River Snapshot: Awaken wants to save billions of dollars and thousands of lives, using virtual reality

by Will Mason • April 27th, 2015

As a part of our ongoing mission to showcase the virtual reality industry’s hottest startups we headed over to River, Rothenberg Ventures’ new accelerator program for VR, for an inside look at (a ‘VR Snapshot’ if you will) each of the 13 companies (selected from a group of 200) in the program, before their big demo day.


Fatigue. You’re probably feeling a bit of it right now (Mondays, amiright?) but did you know it costs employers over $130 billion a year? (Oh yeah, that’s just in the U.S. alone.)  Fatigue is one of the great hidden costs in business, but when you look into the industries it hits hardest, it doesn’t feel that hidden.

Take the trucking industry for example, which has been implementing new rules to combat driver fatigue – which costs both billions of dollars in damages and hundreds, if not thousands of lives every year. Truckers tend to push the limits of fatigue to get as many consecutive miles on the road as possible, speed is part of the pay scale. But after 18 hours of straight driving (or 18 straight hours of being awake period) your body produces effects equivalent to being legally drunk.

“So where does virtual reality come into play with all this?”

It may be the preventative solution to the problem. Using a series of tests – each specific to the industry – Awaken (formally SDK Lab) is using VR to detect fatigue in the workplace and by doing so, they hope to save lives and billions along the way.

Imagine you are a forklift operator – you come into work Monday morning and before you put on your hard hat and hop into the machine, you grab your mobile VR based testing system and go through the tests, which take “about a minute.” You are in the virtual cockpit of your forklift, and are instructed through a series of randomized scenarios where you have to quickly look to react to the instruction. You had gotten plenty of sleep the night before so you pass the test with flying colors – your results and GPS location are sent to the company database and you are cleared for work.

Next to you, Bob is finishing up his test. Bob had been bragging about his late night out and how he had ‘almost managed to get that girl’s number’ before the bar closed. Unfortunately, this morning Bob wasn’t feeling nearly as rested – and the system noticed. He will have to rest for an hour before attempting the test again so he can get to work today. While it may suck in the moment for Bob, it is good in the long run for everyone else – and eventually it will help to teach better habits.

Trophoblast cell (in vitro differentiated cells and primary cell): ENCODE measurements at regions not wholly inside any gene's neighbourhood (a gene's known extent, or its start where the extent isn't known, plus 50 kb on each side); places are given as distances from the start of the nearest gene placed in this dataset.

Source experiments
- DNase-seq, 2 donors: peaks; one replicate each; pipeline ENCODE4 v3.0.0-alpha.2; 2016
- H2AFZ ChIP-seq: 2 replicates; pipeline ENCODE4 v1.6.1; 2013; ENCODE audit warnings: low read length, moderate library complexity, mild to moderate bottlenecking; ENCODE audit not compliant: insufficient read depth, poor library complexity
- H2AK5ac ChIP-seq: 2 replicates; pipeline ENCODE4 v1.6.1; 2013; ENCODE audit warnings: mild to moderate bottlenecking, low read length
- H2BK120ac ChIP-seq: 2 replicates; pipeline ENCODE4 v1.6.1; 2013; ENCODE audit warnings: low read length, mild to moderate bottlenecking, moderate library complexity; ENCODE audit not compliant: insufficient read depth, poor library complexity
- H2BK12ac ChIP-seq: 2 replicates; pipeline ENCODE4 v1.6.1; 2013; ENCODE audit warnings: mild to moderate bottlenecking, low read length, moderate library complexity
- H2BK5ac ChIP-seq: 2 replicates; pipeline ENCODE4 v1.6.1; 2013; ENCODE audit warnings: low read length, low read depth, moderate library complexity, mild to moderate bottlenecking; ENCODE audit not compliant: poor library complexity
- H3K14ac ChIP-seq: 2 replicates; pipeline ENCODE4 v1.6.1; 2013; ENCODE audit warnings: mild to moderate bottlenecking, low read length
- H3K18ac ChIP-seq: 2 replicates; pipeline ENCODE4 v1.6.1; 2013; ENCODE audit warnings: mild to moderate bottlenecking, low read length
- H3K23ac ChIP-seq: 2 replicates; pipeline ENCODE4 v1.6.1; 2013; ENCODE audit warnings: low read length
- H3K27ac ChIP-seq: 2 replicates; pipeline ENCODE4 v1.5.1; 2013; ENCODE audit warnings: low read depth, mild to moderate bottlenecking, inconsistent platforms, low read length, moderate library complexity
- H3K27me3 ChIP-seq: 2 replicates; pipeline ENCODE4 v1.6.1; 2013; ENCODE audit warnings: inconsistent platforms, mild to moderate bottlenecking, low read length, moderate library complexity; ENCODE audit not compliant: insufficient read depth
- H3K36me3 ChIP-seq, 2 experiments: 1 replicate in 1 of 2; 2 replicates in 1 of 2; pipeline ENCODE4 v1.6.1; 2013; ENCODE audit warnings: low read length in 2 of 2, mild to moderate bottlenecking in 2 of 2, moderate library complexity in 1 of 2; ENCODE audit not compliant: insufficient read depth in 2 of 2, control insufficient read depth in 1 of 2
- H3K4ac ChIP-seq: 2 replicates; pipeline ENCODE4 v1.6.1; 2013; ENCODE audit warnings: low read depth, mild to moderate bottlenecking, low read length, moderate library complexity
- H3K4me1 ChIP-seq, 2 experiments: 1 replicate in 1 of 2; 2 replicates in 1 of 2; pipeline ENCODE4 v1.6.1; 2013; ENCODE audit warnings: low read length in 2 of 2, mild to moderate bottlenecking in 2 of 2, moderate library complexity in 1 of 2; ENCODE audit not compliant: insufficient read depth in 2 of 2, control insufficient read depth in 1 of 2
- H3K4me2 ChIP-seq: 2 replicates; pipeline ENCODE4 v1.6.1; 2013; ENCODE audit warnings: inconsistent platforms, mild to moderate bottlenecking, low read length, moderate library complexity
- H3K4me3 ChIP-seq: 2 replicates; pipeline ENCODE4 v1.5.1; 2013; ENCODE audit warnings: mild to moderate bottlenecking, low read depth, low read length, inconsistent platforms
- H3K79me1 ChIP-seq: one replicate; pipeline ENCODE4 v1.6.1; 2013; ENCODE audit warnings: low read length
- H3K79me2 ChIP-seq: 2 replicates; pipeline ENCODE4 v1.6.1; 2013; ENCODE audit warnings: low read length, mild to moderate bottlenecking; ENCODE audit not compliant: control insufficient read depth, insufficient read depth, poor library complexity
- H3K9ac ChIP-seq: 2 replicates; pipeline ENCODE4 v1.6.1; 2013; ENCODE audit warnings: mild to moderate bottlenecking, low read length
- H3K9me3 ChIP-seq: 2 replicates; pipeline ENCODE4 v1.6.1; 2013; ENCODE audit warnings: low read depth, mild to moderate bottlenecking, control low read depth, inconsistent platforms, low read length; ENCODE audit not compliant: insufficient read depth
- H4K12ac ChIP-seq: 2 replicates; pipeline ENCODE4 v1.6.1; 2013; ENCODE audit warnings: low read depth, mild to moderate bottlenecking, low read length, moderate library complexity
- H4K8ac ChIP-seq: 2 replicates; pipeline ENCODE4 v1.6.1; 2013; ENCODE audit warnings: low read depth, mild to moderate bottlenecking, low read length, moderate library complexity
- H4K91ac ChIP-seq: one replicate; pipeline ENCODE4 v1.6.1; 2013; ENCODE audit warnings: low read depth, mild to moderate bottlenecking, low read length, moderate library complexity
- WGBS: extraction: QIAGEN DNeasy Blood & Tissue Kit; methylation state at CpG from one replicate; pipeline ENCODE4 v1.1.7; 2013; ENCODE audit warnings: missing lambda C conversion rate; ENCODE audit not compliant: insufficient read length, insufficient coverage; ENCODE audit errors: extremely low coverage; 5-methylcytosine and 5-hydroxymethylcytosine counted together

But Awaken isn’t just meant for labor workers, hospitals could benefit as well. Part of the life of being a surgeon is being on call, on certain nights you have to be ready to be called in for surgery at a moments notice. Awaken’s tests would let the doctor have a quick fatigue check to make sure they weren’t too tired (or hadn’t had that second glass of red wine at dinner) for surgery.

The potential impact of these tests on society is measurably massive. There would very likely be some initial backlash from unions and the like about these tests, but if they can tai-chi the political situation and prove quantifiable results, Awaken might just be a massive success.

We sat down with Awaken’s CEO, Shaun Wilson, to learn more about the company’s plans.

Who is Awaken?

Our mission is to improve health and safety in the workplace by using virtual reality for early fatigue detection.

What is the team’s background?

The team currently consists of two co-founders Christian Yves Fongang, who has 15 years experience in technical development and has worked on several first’s in Africa and myself. I have 15 years experience in the market and have worked with some of the biggest brands in Africa.

When did you guys start working in VR?

Started working in Augmented Reality in 2011 and transitioned over to VR towards the end of 2012 but really got mainstream in the middle of 2013.

Where are you guys at with you projects?

We have already completed our solution for the commercial trucking and industrial market with a successful tethered pilot using the oculus rift. We will now be rolling out a pilot of our mobile solution that works on any iPhone or Android handset using a durable HMD supplied by Merge.

Why do you feel the things you are doing important for VR?

I feel that we are providing a unique solution for a real world problem that is only addressable using VR.

Have you received any funding? If so, from whom?

We have received no funding as we have focused on clients that allow us to create solutions that help resolve day to day problems.

[What is amazing is that Awaken actually was bootstrapped out of Africa, paying their way with actual AR/VR client work.]

How can people experience your work for themselves?

Unfortunately our experience is only available for the B2B market.


Beyond the financial and life saving implications of this application, there may be a hidden benefit in this for VR as a whole. Imagine the group that this will be exposed to on a daily basis. At the risk of stereotyping, labor workers are typically not your first adopters of new technology like VR, partially because of cost but also because of lack of exposure. Awaken could expose VR, on a daily basis, to an entirely new audience of people – all of whom may have the same reaction you or I did when they first try VR. That reaction, combined with increased media attention, could lead to a more explosive growth curve for VR in that market segment – especially in affordable mobile based HMDs.

If it works and can make it past the social politics, Awaken is going to be huge. You heard it hear first.

 

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